By Aden Craig Ralph, LCA sophomore
Trina Gratton always liked Spanish soap operas – called telenovelas – and watched them with her mother and grandmother.
“They’re addicting – all the drama, the characters and their backgrounds,” Trina said.
So when at the end of Spanish 2 at the teacher showed “Betty La Fea,” it occurred to Trina that she could propose filming a mini telenovela – all in Spanish – with her classmates to get some extra points.
The 9-minute product was “Las Llamaradas de Nuestras Pasiones” – a toxic and hilarious mixture of love, betrayal and murder acted by Lighthouse Christian Academy students.
If the scripting, acting and editing looks hastily contrived and arranged, that’s because the students didn’t have much time at the end of the semester to get it together. It’s hard to determine whether the students are spoofing the genre or themselves, which adds to the charming drollery of the unpolished short.
Trina is the brains – and the beauty – behind the production. Not only did she pour into the program her zest for soaps. She also poured in her passion for film-making and her natural spunkiness. The fun-loving jokesters and pranksters of Spanish 2 drained their own zaniness into the project.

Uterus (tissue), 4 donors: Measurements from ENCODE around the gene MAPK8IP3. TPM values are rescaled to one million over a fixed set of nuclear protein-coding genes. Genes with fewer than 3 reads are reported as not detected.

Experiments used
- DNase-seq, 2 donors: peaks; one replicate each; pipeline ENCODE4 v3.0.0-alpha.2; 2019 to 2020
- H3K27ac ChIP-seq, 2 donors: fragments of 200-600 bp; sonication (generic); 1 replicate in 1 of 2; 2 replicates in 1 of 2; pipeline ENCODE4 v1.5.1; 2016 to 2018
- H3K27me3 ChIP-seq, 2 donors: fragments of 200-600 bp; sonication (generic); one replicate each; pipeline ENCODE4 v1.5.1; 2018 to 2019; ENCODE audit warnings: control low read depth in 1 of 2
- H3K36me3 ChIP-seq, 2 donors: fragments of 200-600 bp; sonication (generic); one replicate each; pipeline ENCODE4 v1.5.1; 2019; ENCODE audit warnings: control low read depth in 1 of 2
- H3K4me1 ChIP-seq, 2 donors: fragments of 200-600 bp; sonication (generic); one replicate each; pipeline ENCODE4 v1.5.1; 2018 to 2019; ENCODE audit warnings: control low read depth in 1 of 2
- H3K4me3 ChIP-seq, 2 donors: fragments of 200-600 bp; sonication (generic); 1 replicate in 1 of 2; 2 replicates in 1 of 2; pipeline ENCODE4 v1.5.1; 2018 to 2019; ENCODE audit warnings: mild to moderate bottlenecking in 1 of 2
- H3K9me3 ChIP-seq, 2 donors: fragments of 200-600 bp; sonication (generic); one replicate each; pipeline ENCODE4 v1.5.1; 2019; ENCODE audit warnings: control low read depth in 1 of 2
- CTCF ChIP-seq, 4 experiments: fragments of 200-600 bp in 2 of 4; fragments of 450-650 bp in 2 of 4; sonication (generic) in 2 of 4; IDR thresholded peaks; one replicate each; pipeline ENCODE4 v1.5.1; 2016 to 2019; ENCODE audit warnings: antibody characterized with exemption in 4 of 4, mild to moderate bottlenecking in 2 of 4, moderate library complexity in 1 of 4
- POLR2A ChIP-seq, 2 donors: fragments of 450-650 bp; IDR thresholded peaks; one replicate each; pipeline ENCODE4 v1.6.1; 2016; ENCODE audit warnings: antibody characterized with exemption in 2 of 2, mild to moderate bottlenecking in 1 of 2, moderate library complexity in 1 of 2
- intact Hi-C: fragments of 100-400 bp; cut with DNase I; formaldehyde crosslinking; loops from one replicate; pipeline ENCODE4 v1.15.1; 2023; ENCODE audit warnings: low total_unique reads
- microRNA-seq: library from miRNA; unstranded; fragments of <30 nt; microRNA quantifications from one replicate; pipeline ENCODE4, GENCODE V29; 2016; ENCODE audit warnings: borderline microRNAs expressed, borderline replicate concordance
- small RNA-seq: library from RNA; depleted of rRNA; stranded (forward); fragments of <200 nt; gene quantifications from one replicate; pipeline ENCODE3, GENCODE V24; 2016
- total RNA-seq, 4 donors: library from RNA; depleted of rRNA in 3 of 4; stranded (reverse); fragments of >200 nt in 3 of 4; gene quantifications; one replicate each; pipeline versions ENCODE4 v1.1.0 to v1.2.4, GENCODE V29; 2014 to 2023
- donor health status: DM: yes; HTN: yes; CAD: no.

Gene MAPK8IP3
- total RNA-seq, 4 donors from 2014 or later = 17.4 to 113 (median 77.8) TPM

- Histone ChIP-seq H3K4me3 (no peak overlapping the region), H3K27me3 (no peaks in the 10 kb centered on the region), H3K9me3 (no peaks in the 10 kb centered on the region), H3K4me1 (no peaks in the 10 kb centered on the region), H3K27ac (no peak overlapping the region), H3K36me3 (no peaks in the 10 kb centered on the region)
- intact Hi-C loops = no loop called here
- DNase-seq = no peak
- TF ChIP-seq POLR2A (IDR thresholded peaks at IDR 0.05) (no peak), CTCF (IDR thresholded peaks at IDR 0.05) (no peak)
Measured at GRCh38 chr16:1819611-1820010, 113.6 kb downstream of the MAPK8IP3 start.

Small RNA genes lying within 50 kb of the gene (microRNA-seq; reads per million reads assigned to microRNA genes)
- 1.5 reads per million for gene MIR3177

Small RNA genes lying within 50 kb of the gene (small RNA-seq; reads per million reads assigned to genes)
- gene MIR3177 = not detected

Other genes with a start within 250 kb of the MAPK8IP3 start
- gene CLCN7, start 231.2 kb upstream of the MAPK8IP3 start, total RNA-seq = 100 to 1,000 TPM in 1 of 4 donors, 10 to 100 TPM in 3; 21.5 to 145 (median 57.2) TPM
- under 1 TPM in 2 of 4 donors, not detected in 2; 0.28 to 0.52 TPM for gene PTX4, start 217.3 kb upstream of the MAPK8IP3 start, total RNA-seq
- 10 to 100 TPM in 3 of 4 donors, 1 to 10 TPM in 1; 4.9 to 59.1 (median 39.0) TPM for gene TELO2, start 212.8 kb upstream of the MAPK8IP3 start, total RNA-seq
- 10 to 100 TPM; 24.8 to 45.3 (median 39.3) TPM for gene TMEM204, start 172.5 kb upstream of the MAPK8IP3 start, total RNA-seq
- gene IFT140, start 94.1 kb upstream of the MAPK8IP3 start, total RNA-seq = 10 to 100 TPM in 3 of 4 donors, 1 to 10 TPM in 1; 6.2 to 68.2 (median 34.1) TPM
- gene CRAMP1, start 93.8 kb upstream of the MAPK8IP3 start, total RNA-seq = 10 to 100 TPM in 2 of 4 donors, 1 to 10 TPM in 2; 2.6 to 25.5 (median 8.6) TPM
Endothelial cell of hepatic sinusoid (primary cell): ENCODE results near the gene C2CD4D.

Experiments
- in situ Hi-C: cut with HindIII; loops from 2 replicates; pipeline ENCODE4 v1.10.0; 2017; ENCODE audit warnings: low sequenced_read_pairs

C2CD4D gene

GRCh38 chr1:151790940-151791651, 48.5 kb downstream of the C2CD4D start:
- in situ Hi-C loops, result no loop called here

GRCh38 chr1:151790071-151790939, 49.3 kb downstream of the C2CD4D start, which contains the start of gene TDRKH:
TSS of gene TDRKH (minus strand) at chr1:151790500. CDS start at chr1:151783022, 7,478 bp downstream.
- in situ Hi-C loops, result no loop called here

“I love the crazy stuff, crazy ideas,” said Will Clancy, a senior who played Alejandro, the main love interest. “A regular assignment would have been too easy to get extra credit. I wanted to spike things up.”
Alejandro died at the end. “I’m a little sad to have died, but it was satisfying and fulfilling,” he quipped.
Because of a couple of no-shows on filming day, Trina actually played two parts and a teacher was recruited last minute to fill in for a student’s roll.
Betty La Fea, the most popular Spanish soap opera of all time, is a Cinderella story of a smart girl who’s despised because she’s ugly. As the show progresses, she learns how to enhance her dress, makeup and customs to become rather suddenly a hottie. This generates a hitherto unaccustomed male attention, which she spurns.
The show, originally from Columbia, went viral and was re-filmed in English for American audiences.
Mike Ashcraft, the Spanish teacher who brings 16 years in Guatemala as a missionary to language teaching, showed parts of the first episode of Betty La Fea, stopping the video every other line and quizzing student on what they heard and what it meant.
While Mr. Ashcraft drilled vocab, grammar and morphology, Trina was lost day-dreaming about making her own T.V. drama.
Trina played Esperanza and Isabela, evil twin sisters. One ruined relationships but seducing boyfriends in front of their girlfriends. The other coveted and plotted to swindle the inheritance of another character.
The assignment is a burst of creativity from the lively students at our Christian school in Los Angeles.